SriLankan Airlines (UL, Colombo Int'l) is negotiating a fresh loan of USD75 million from two state-owned banks, Bank of Ceylon and the Peoples Bank, to which it already collectively owes USD407 million, Chairman Ashok Pathirage said during a media briefing.

The Government of Sri Lanka has already approved a new loan to the state-owned carrier but talks about terms have yet to conclude. The airline will also restructure its existing debt to the two banks, of which USD220 million is owed to the Bank of Ceylon and USD187 million to the Peoples Bank. The carrier underlined that while it suspended the payments of the principal, it has not paused repayments of interest on its existing loans.

SriLankan Airlines is going to seek to extend the terms of the existing loans and secure a grace period in the short-term. Pathirage added that the airline would also seek to restructure its USD275 million debt to state-owned fuel supplier Ceylon Petroleum Corporation.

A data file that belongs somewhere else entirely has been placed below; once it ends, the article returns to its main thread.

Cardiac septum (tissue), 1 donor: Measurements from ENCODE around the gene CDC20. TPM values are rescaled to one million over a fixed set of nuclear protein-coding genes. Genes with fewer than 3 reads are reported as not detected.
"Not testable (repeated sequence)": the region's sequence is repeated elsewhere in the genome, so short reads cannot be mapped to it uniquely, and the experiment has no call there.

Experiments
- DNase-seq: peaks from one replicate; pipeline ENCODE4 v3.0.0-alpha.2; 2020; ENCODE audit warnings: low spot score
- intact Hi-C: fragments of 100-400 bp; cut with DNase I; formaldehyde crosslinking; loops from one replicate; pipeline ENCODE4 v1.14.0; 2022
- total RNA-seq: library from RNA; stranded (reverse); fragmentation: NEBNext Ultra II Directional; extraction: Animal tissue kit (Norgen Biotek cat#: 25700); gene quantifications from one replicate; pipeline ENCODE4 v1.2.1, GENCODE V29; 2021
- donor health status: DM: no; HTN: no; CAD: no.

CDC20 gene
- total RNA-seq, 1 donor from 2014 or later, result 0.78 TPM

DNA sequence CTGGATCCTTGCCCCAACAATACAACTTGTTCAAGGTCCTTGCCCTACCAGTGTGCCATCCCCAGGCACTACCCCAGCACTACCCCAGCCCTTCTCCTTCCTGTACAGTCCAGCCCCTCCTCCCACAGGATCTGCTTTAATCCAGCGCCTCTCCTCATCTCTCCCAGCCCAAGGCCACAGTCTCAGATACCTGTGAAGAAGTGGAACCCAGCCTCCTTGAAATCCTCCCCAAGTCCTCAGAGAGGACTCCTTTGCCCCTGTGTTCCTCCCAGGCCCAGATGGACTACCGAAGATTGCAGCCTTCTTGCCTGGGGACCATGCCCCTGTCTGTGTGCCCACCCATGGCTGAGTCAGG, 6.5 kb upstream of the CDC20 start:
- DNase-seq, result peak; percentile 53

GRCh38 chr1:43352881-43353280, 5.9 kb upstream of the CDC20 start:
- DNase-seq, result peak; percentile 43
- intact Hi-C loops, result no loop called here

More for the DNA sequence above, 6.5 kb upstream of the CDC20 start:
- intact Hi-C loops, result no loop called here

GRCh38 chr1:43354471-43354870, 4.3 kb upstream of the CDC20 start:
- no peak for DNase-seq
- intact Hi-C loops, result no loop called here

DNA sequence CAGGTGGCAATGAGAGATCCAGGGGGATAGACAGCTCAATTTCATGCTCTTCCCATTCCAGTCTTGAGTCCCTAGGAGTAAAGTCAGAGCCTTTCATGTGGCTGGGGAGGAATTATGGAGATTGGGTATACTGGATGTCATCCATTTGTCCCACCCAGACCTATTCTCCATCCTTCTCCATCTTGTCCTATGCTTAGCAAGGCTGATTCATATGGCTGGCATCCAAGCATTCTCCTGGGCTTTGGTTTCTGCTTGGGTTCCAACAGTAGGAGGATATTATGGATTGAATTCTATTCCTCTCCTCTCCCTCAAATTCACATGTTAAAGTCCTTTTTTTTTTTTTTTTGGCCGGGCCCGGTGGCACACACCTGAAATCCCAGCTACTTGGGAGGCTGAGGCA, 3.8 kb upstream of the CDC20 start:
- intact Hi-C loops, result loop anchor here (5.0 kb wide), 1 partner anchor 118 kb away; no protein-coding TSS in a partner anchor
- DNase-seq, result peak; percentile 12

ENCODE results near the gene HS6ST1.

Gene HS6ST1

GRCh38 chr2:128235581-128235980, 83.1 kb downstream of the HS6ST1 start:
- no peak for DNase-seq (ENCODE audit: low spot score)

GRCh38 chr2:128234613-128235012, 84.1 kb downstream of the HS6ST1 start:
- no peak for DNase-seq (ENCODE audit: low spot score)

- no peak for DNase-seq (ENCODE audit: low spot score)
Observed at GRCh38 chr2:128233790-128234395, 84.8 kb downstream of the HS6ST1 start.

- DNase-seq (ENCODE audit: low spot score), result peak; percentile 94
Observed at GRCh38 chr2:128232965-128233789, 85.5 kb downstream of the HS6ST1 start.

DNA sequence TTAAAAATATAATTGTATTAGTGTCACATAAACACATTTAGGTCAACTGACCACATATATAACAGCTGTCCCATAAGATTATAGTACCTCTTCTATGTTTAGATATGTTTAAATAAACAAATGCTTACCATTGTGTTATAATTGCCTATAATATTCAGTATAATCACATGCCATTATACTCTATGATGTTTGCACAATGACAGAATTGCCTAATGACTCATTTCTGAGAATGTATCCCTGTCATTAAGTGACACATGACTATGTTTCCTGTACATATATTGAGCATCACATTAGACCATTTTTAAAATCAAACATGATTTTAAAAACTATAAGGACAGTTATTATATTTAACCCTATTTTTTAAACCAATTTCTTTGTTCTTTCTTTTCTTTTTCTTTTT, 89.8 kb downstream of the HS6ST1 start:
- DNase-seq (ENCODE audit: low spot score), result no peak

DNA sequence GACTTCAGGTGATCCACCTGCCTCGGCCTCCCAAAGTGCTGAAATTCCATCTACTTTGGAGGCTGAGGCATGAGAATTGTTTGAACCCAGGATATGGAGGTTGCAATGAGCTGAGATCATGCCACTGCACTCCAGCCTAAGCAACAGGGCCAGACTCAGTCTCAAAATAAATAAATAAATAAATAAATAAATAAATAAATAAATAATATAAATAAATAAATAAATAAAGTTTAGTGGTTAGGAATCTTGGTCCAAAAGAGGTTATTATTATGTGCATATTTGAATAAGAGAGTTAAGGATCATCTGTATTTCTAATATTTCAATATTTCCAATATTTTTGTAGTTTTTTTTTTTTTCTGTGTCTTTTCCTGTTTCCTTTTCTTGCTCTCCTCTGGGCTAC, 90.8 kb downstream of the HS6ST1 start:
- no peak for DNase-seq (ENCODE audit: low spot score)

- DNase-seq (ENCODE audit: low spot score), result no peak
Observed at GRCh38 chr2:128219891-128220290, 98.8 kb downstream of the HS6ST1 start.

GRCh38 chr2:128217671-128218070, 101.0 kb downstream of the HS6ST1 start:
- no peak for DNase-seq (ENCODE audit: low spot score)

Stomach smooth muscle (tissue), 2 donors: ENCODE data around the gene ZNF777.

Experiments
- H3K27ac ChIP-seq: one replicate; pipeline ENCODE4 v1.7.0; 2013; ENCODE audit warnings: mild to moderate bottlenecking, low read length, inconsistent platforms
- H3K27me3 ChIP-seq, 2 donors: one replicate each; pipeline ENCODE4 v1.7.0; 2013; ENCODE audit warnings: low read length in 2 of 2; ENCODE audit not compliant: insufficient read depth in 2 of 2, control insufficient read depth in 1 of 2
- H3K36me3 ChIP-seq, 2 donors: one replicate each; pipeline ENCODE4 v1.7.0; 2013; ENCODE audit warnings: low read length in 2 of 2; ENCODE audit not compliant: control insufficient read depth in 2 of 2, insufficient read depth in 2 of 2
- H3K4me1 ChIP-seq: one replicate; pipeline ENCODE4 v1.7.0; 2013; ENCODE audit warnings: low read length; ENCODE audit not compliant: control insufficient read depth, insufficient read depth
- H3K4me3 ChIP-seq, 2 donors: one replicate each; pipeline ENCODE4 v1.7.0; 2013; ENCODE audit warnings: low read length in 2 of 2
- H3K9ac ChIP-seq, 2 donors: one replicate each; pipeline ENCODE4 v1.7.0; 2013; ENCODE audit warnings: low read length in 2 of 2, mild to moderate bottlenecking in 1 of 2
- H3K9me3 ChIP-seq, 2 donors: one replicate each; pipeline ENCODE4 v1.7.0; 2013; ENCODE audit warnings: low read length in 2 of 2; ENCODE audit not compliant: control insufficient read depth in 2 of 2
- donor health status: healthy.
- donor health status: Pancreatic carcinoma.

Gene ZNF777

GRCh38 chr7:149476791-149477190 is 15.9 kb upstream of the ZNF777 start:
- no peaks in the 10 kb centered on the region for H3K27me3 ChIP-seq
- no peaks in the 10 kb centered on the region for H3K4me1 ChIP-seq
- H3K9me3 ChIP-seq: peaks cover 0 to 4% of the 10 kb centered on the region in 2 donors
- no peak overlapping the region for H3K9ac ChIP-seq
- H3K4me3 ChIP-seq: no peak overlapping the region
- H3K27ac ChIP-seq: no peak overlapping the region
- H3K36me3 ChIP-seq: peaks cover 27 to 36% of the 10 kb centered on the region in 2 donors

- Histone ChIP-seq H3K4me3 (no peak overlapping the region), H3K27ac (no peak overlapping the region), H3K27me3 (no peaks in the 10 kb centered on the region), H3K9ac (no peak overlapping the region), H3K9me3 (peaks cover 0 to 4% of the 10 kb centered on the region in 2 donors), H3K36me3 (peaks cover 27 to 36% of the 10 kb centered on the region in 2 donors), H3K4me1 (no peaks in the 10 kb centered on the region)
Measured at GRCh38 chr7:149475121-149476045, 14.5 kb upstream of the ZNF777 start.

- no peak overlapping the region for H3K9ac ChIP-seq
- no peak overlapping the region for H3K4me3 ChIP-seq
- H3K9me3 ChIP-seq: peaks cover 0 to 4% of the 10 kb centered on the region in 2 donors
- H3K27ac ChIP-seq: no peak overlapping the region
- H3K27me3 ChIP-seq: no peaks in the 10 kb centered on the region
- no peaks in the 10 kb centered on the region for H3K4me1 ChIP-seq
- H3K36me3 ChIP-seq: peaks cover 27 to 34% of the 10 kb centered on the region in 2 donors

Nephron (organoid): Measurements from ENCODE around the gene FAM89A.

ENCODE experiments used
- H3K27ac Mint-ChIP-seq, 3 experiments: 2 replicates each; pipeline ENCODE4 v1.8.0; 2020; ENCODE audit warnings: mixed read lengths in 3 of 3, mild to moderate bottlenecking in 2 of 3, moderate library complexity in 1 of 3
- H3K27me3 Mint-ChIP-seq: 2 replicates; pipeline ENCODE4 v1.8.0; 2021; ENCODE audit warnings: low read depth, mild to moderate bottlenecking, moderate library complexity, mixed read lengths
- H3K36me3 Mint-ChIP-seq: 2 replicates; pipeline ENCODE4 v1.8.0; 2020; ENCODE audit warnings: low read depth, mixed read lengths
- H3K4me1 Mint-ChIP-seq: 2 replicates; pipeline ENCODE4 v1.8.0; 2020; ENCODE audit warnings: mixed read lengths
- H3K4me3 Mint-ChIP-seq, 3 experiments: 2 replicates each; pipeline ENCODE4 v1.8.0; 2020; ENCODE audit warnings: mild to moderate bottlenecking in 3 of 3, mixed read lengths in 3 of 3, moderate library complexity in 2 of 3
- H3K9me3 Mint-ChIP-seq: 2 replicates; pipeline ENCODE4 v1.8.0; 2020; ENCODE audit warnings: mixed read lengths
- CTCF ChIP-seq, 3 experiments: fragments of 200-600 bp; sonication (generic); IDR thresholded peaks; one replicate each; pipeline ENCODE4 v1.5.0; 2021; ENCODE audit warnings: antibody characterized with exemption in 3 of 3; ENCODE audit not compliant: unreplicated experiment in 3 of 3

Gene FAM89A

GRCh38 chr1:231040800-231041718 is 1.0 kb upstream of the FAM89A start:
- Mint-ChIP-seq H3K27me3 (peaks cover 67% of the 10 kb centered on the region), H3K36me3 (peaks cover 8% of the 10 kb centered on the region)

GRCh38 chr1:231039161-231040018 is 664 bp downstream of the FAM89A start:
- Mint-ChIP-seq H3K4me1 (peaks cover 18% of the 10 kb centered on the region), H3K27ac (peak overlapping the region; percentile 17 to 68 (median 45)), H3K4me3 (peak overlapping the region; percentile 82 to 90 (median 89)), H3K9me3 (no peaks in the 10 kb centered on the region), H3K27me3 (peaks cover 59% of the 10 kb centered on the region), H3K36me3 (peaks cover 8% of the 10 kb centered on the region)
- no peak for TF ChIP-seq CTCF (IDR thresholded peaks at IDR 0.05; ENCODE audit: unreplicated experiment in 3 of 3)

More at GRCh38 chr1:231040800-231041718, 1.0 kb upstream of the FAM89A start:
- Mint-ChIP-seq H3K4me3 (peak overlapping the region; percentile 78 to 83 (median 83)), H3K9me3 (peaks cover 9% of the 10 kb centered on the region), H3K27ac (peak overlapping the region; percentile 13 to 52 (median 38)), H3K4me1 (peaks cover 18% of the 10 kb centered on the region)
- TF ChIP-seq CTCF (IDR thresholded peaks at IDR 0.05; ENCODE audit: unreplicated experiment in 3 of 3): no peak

Besides approving the new loan, the government has also agreed to suspend withholding tax, effectively providing an extra USD80 million in relief to the airline.

For its part, SriLankan Airlines has been in talks about the terms of its aircraft leases. According to the ch-aviation fleets ownership module, the carrier leases all of its 26 aircraft from Air Lease Corporation (seven aircraft), Avolon (six), AerCap, Carlyle Aviation Partners (three each), Park Aerospace Holdings (two), Aircastle, Peregrine Aviation, Thunderbolt Aircraft Lease, Whitney Leasing, and Seraph Aviation Management (all one each).

The airline is continuing to review its post-COVID fleet and network.

Pathirage reaffirmed that "if anything, [the pandemic] accelerated" the ongoing restructuring, a point made earlier by Chief Executive Vipula Gunatilleka in an interview with ch-aviation.

Having already terminated contracts with around 500 outsourced staff, the airline is currently planning to reduce its in-house staff by the same number. Pathirage underlined that this process will be conducted entirely through voluntarily leaves and no forced redundancies are planned.